By April Hann Lanford
Handling Fine Art
By April Hann Lanford
Improper handling poses one of the greatest risks to the damage of an item.
Whenever handling a work of art, it is important to identify if there are areas of damage or weakness. Keeping an eye for areas of instability and understanding the construction of a piece can all play an important role on how the work is handled, packed, and/or transported.
Pay close attention to frame ornamentation on ornate frames, since they protrude from the frame profile, they are often vulnerable to damage and tend to be in unstable condition. On ornamental frames, while it sounds straight forward, ornamentation that extends from the lower edge of the bottom rail is often damaged from handling by simply sitting the frame on the floor, and the ornament is immediately impacted from direct contact with the floor. When handling ornamental frames, avoid putting stress on any of the ornamentation. Handle the frames on the bottom and the sizes. The lower rail should always be supported. Rather than placing the piece in direct contact with the floor, framed works should be placed on top of foam blocks.
Care for the Corners
Corners on frames are also vulnerable to damage. Corners can be dented, and the miters be compromised by impact. Review for open joins, or related cracks in the corners. When handling, the lower rail should always be supported.
Gold Leaf and Painted Finishes
Review gilded and painted finishes for areas of loss, flaking, cracks, etc. Often areas of loss denote that the adjacent areas are also weak and could be further compromised. Avoid touching these weak areas. If detached elements are found, place them in a labeled envelope or bag, and keep it with the piece. Never put tape on the surface of a gilded or painted frame. Even a small piece of scotch tape can cause irreversible damage to a stable gilded surface.
Check the Back
Review the hanging hardware on the back of a frame. Check to make sure it is secure.
Never handle a frame by its wire or other hanging hardware. The stress from handling can cause the wire to break, or the hardware to pull out of the frame. Confirm how the framing materials are secured within the frame. Are they securely installed, or are the materials loosely put in with a few nails, thus endangered to fall out? If you are handling a compromised frame, always make sure that the components are stably secured inside. Whether by adding additional hardware, or through careful handling.
Works on Paper
Review the glazing on the piece. Is it framed with glass that is prone to breaking, or framed with acrylic that is shatter resistant? What is the surface on the glazing? Is that surface sensitive to handling/contact?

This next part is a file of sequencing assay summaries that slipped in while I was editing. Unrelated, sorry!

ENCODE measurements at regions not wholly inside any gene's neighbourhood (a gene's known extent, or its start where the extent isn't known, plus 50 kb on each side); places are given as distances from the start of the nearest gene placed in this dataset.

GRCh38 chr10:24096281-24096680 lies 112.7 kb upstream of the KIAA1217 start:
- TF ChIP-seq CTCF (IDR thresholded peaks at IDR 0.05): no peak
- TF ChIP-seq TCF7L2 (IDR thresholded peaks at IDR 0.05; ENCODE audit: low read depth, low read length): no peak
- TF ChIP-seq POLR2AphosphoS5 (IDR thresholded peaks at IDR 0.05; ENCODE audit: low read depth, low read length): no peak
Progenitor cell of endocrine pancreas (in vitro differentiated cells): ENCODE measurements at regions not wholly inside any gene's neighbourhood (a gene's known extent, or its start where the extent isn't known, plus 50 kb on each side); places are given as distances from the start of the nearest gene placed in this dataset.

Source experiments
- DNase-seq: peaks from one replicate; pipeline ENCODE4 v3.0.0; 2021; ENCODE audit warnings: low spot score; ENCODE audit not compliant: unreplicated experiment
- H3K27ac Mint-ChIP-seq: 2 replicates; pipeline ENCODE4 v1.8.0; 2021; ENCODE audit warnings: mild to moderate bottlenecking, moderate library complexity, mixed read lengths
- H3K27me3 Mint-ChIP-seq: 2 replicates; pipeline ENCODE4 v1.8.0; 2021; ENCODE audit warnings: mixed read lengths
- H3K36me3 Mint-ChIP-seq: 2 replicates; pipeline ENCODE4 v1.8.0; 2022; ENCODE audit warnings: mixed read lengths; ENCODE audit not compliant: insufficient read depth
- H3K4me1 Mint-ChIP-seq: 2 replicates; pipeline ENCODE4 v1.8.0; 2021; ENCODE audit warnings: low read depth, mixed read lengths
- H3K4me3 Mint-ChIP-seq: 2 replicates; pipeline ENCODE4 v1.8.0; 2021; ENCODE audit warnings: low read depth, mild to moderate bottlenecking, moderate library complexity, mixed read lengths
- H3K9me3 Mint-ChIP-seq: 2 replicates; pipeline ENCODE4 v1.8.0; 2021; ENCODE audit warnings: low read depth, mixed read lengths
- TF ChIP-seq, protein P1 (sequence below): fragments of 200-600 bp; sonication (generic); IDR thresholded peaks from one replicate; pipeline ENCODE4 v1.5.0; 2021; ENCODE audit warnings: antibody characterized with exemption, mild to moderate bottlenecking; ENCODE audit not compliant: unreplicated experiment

Glass film can be used on most glass to deter breakage. It is best to avoid shipping items glazed with glass and use acrylic instead. When packing items glazed with anti-reflective glazings, it is best to not apply anything to the surface as it could irreversibly mar the sputtered coating.
Review the orientation of the piece, and how it is mounted within the frame. Is the piece stable in the frame. When handling a work on paper, if it is securely mounted, it is best to handle it in its proper orientation. If you pack and handle a framed work on paper upside down, it could cause stress on the hinges and cause further damage.
Check to see if an item is loose or has slipped from its mount. If it is loose, it will likely appear crooked, have fallen to the lower edge of the frame, or the image is misaligned within the mat window. Loose items should be carefully secured, unframed, or transported flat.
If the photograph, or work on paper is warped, review the piece closely to determine if any of the media is in contact with the glazing. Mishandling can cause the adhered media to detach from the rest of the sheet. Never try to detach the work yourself, this type of condition is usually best resolved by a conservator to achieve the best possible outcome.
Always check for deformations, bulges, losses, cracks and instability in the paint layer. Avoid touching the surface of the paint layer.
When handling, always handle by the sides and the lower edge of the stretcher. Never simply hold from the upper rail or wrap fingers around the interior of the stretcher so that they touch the interior of the canvas. Rather than placing a canvas in direct contact with the floor, unframed canvases should be placed on top of foam blocks.
Rather than placing a canvas in direct contact with the floor, unframed canvases should be placed on top of foam blocks.
Check the back of a painting for a rigid backing board. Often, part of the standard of care is to install a backing board to protect the back of a canvas after it has been treated. If the canvas does not have a backing board, avoid contact with the back of the canvas.
Never lean anything against the back (or front) of a canvas.
These are a few key best practices to keep in mind when handling fine art. If you have had an item or collection that has been compromised from fire, moisture, impact or elevated levels of humidity, a specialist should be contacted immediately as it adds further complexity to how the artwork should be handled.
If you have any questions about handling or care of your collection, please contact us at:
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